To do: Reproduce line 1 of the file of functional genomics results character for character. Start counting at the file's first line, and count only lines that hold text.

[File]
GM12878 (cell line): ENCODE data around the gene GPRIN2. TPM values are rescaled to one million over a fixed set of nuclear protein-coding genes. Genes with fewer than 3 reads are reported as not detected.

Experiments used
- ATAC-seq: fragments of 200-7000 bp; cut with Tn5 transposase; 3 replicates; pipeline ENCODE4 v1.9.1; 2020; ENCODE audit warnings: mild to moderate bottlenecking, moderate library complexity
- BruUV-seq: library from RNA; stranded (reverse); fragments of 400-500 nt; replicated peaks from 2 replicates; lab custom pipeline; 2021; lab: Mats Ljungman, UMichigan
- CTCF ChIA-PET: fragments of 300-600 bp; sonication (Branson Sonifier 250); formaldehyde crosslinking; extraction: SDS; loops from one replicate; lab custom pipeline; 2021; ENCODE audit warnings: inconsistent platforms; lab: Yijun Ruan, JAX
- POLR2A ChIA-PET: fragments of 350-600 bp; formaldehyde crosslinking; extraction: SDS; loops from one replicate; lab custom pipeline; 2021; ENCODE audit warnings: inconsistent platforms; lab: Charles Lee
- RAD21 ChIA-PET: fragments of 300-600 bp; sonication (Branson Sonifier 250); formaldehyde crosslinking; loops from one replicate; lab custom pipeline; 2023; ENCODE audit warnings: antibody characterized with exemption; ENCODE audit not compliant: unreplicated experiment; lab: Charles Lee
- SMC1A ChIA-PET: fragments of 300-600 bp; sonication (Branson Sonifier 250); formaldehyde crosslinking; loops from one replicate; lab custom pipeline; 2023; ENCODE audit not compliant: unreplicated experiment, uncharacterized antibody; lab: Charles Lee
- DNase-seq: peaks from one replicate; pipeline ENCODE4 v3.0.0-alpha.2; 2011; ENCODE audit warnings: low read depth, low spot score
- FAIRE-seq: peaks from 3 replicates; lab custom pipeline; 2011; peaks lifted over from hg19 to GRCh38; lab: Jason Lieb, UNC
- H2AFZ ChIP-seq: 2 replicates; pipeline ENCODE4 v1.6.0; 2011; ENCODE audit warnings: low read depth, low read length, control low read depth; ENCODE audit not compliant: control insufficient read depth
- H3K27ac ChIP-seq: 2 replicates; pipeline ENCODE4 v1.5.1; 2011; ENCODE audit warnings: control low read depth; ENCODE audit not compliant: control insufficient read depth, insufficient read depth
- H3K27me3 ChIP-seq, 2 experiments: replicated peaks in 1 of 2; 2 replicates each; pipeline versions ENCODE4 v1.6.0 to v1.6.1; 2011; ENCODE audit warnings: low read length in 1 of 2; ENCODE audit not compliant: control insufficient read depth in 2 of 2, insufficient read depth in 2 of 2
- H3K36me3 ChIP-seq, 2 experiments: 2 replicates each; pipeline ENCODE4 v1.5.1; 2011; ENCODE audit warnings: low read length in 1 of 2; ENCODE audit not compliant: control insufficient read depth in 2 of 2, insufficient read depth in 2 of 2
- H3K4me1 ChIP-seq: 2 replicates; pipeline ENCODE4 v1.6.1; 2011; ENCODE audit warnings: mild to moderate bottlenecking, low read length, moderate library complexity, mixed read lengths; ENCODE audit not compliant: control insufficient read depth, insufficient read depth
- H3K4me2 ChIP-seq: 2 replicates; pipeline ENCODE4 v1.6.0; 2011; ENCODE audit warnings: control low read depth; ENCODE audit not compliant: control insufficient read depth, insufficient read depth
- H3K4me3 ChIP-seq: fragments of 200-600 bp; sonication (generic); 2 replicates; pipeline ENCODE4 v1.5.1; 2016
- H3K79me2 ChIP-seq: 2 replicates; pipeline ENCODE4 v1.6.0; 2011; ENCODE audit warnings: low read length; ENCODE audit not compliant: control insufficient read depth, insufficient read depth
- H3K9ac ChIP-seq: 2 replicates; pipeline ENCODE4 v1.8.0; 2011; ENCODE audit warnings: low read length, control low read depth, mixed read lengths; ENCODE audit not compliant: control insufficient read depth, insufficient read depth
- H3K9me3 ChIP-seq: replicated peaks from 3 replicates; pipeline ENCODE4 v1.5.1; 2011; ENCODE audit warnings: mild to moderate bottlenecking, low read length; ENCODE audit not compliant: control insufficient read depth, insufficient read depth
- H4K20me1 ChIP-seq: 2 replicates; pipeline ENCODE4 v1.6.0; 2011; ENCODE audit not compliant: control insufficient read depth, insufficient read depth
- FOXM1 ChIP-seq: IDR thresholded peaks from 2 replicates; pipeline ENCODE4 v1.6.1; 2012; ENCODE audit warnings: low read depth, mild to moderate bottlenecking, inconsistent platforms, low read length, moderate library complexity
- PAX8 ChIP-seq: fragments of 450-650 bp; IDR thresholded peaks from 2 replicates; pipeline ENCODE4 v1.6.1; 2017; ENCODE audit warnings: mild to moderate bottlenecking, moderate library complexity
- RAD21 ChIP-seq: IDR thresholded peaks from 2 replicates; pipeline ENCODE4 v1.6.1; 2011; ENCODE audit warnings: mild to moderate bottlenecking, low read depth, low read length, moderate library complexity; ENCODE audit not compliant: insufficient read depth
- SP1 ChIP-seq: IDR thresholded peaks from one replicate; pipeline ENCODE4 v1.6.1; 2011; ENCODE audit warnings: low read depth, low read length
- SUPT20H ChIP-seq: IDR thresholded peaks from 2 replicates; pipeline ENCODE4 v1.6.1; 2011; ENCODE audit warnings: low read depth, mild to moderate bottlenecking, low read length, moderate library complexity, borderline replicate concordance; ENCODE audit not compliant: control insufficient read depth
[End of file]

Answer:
GM12878 (cell line): ENCODE data around the gene GPRIN2. TPM values are rescaled to one million over a fixed set of nuclear protein-coding genes. Genes with fewer than 3 reads are reported as not detected.